Gluten is a naturally occurring protein found in some grains, such as wheat, barley, and rye. Many popular foods, including baked goods, cereals, and pizza, are commonly made with these grains. The digestive system cannot completely break down gluten, although that is not a problem for most people.
But if you’re sensitive to gluten, your immune system overreacts in a big way. The result is inflammation, which can lead to serious side effects.
This article discusses what the research says about the connection between gluten and inflammation. It also covers what you need to know about going gluten-free.
The Science Behind Gluten-Induced Inflammation
Gluten is mostly composed of gliadin and glutenin proteins and is part of the prolamin superfamily of proteins. In susceptible people, these proteins trigger an inflammatory response from the immune system. Some people have a genetic or environmental predisposition to have gluten issues.
For example, your risk of developing celiac disease (a gluten-related immune disorder) is higher if you carry certain variants of the HLA-DQA1 and HLA-DQB1 genes. They are part of a family of genes called the human leukocyte antigen (HLA) complex that help the immune system distinguish between foreign invaders and the body’s own proteins.
In people who are sensitive to gluten but do not have celiac disease, it may be that gluten proteins, combined with other parts of wheat, trigger an inflammatory immune response.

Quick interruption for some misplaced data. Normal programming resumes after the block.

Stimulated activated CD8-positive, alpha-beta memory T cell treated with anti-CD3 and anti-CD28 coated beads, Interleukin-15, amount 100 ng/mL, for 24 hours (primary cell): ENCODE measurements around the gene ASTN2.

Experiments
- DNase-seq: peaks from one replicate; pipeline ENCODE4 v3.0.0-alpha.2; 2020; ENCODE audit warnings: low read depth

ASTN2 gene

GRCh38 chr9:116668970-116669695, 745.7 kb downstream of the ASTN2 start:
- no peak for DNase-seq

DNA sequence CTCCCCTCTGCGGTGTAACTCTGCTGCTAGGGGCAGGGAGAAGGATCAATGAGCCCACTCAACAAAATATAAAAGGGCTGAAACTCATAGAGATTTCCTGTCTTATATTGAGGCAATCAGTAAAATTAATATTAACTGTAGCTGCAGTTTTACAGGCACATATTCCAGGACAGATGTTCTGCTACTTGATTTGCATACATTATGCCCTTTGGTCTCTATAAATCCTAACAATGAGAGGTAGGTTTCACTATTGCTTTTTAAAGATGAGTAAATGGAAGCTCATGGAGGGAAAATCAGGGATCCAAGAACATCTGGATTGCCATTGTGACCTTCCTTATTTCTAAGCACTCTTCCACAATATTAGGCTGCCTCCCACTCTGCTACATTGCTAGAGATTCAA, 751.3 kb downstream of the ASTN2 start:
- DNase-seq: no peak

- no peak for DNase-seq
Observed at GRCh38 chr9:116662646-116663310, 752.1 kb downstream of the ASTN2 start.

Types of Gluten Intolerance
Many conditions are linked to gluten. The symptoms are similar, but there are distinct differences among them.
Celiac disease is a serious autoimmune disorder that affects about 1% of the world’s population. In celiac disease, the body sees gluten as a foreign invader. It produces antibodies that, while trying to attack gluten, attack healthy tissue, especially the small intestines. That makes it difficult to absorb nutrients from food.
Symptoms may include:
- Diarrhea, constipation
- Abdominal pain, bloating, vomiting
- Migraines, joint pain
- Chronic fatigue
In addition to malnutrition, long-term complications can include:
- Anemia (a low number of healthy red blood cells)
- Neurological conditions
- Osteoporosis (chronic bone thinning)
- Skin problems
- Development of other autoimmune diseases
The diagnosis of celiac disease is reached through blood tests and endoscopy (a tube with a camera is inserted into the throat to look for damage caused by the condition) with biopsy (a sample is removed and analyzed by a pathologist in the lab). .
There is no cure for celiac disease. Since gluten is the trigger, people who have it must be careful to avoid foods that contain gluten.
People with gluten sensitivity also have an adverse reaction to gluten. They may have some of the symptoms of celiac disease. However, gluten sensitivity does not include the high levels of antibodies and damage to the intestines seen in celiac disease. Gluten sensitivity is not a true allergy.
Other names for gluten sensitivity are non-celiac gluten sensitivity (NCGS) and gluten intolerance. People with gluten sensitivity should consider a gluten-free diet.
Many things can lead to similar stomach symptoms, and it’s not always gluten. Poorly digestible carbs that ferment in the gut (FODMAPS, short for fermentable oligosaccharides, disaccharides, monosaccharides, and polyols) can cause the same symptoms. Also some food allergies.
Wheat allergy is a type of food allergy where your immune system overreacts to wheat. It can cause symptoms such as hives, sneezing, or runny nose. You may also have gastrointestinal symptoms similar to gluten sensitivity and celiac disease. Less commonly, wheat allergy can cause anaphylaxis, a severe, life-threatening allergic reaction.